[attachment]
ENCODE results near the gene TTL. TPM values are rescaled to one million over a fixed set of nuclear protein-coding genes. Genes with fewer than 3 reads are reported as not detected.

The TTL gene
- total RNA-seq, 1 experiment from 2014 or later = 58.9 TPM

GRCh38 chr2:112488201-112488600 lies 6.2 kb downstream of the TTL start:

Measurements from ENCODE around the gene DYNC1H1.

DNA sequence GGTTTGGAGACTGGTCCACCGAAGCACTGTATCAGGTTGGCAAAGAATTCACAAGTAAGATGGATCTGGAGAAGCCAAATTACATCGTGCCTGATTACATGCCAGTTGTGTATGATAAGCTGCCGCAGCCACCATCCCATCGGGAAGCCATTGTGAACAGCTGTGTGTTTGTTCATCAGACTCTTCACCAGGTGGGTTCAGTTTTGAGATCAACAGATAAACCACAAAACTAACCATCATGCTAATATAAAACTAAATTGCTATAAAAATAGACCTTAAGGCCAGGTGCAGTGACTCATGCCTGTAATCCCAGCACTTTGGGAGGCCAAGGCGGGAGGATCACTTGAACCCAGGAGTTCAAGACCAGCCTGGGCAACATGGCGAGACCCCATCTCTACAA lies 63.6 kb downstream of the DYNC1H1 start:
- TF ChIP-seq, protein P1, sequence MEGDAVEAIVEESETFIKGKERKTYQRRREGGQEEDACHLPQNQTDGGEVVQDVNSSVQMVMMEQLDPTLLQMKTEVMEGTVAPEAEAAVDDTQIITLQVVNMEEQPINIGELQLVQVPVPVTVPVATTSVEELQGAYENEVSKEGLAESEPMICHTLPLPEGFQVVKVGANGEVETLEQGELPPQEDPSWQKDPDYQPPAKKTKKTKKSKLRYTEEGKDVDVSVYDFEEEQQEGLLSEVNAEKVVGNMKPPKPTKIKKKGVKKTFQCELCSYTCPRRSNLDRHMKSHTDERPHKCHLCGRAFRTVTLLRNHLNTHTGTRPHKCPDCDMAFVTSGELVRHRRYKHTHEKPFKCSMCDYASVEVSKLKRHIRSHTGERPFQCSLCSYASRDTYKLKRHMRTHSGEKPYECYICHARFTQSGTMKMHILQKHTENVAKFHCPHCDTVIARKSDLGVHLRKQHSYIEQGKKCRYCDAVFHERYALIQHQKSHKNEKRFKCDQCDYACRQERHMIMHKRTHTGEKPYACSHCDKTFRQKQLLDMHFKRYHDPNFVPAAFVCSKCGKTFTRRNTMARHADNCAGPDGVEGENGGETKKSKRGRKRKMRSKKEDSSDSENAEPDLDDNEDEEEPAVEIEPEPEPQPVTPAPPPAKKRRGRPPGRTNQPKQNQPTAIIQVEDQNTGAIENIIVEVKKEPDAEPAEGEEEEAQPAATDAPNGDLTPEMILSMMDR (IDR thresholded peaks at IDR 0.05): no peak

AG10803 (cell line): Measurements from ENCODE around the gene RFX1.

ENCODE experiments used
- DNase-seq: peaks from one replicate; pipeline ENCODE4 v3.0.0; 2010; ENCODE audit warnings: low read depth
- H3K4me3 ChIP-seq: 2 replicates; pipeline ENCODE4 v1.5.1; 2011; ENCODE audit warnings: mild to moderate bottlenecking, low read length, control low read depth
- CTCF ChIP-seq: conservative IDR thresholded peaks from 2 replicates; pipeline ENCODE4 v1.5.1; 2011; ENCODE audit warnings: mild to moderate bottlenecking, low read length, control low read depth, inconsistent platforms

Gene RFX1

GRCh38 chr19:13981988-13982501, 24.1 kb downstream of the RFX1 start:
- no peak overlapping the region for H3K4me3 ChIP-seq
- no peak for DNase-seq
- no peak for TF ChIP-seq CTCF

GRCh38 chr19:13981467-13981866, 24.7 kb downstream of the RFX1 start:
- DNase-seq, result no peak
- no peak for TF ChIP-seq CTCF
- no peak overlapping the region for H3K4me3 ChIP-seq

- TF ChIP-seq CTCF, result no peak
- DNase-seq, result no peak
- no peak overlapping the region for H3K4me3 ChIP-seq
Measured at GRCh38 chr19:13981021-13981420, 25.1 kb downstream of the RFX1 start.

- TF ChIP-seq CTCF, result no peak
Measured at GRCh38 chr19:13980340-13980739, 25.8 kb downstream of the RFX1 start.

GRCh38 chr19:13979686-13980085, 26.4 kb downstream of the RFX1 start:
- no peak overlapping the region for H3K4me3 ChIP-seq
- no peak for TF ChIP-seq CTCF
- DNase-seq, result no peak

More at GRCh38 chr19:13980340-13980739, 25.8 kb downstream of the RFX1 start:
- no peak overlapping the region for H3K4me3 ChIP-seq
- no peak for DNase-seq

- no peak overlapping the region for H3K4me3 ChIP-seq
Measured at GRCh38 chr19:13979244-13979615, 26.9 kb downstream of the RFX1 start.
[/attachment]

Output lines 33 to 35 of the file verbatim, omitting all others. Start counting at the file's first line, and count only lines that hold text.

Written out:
- no peak overlapping the region for H3K4me3 ChIP-seq
- no peak for DNase-seq

- no peak overlapping the region for H3K4me3 ChIP-seq